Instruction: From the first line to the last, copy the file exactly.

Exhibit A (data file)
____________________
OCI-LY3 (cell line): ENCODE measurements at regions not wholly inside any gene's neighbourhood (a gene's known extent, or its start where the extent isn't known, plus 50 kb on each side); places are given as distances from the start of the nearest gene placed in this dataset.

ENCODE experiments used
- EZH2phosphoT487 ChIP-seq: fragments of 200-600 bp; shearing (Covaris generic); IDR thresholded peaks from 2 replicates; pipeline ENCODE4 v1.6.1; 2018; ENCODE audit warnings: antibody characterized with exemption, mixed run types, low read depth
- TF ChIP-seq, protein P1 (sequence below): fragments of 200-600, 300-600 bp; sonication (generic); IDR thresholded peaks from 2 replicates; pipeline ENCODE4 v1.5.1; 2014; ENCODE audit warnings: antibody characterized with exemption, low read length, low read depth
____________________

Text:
OCI-LY3 (cell line): ENCODE measurements at regions not wholly inside any gene's neighbourhood (a gene's known extent, or its start where the extent isn't known, plus 50 kb on each side); places are given as distances from the start of the nearest gene placed in this dataset.

ENCODE experiments used
- EZH2phosphoT487 ChIP-seq: fragments of 200-600 bp; shearing (Covaris generic); IDR thresholded peaks from 2 replicates; pipeline ENCODE4 v1.6.1; 2018; ENCODE audit warnings: antibody characterized with exemption, mixed run types, low read depth
- TF ChIP-seq, protein P1 (sequence below): fragments of 200-600, 300-600 bp; sonication (generic); IDR thresholded peaks from 2 replicates; pipeline ENCODE4 v1.5.1; 2014; ENCODE audit warnings: antibody characterized with exemption, low read length, low read depth